Big Data to individualize management of chronic diseases
Some chronic conditions, such as the autoimmune disease scleroderma, are especially difficult to treat because patients exhibit highly variable symptoms, complications and treatment responses. The process of finding an effective treatment for an individual can be frustrating for doctors, and painful and expensive for patients. With support from the National Science Foundation, computer scientist and professor Suchi Saria, with Fredrick Wigley and an interdisciplinary team of experts at Johns Hopkins University, is leading a groundbreaking effort using Big Data to ease some of that pain for scleroderma patients. The team’s research is in machine learning, a subfield of computer science and statistics that allows machines to learn from data. The team designs statistical algorithms that enable computers to analyze large volumes of medical records and identify subgroups of patients with similar patterns of disease progression. In addition, the system learns the symptoms and treatments that are predictive of specific patterns of improvement or deterioration to help doctors pick the right set of treatments for an individual patient. Doctors can then map the course of treatment for new patients, based in part on what the computers reveal about what happened to other patients with similar symptoms. Saria foresees data analysis similar to this helping clinicians treat other chronic diseases, such as lupus and rheumatoid arthritis.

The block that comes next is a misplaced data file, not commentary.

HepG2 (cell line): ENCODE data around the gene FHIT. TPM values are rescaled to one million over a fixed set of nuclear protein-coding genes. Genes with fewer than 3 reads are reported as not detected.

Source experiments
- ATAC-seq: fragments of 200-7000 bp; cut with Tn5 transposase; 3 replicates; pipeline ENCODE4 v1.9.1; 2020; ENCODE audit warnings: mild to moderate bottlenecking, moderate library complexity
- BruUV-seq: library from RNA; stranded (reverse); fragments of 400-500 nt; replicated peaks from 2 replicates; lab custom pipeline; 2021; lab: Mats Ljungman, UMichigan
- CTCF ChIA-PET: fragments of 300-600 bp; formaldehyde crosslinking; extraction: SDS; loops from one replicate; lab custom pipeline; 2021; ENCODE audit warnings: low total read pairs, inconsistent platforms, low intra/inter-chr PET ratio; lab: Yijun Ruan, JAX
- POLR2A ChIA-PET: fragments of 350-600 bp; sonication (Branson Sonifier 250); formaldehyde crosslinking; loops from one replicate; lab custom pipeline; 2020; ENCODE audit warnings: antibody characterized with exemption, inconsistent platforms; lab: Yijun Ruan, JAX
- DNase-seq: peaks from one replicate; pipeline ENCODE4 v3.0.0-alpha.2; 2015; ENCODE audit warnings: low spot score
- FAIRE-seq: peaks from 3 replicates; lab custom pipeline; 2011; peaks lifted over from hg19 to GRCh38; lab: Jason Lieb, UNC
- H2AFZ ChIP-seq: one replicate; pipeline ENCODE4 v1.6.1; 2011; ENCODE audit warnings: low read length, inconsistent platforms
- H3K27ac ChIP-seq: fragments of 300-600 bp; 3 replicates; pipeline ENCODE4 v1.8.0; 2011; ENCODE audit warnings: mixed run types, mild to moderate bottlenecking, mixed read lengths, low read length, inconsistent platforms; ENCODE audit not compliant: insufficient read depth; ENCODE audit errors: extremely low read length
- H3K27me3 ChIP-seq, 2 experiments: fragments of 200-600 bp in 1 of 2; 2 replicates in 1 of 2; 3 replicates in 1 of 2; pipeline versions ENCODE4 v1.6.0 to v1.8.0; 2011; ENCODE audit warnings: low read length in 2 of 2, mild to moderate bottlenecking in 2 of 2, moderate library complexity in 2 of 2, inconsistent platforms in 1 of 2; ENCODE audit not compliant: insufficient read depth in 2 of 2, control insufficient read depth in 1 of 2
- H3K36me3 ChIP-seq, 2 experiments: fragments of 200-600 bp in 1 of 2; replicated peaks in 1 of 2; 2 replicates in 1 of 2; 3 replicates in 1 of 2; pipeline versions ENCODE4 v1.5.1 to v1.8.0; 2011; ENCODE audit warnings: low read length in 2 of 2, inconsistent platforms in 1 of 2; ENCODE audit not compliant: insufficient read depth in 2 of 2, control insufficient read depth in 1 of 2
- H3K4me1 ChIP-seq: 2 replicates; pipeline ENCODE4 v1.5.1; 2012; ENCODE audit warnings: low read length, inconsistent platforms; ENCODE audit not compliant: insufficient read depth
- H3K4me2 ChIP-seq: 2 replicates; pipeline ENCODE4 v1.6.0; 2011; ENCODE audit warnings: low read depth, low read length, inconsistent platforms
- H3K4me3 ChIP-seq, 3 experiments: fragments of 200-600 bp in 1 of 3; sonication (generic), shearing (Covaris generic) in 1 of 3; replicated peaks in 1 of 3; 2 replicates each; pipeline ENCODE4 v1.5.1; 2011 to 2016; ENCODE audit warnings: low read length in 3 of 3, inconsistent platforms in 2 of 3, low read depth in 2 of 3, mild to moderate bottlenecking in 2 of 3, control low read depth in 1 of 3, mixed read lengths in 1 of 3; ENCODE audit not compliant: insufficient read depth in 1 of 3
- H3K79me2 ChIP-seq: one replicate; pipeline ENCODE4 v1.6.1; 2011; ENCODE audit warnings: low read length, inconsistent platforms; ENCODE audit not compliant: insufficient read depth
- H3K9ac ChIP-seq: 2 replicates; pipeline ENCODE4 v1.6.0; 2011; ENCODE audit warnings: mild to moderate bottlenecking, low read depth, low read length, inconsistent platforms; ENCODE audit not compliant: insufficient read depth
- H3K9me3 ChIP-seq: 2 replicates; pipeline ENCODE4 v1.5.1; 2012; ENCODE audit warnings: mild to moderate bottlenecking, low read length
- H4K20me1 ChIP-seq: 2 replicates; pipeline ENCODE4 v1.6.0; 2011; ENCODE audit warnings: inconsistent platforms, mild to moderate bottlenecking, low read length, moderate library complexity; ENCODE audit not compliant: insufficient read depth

Provided by the National Science Foundation
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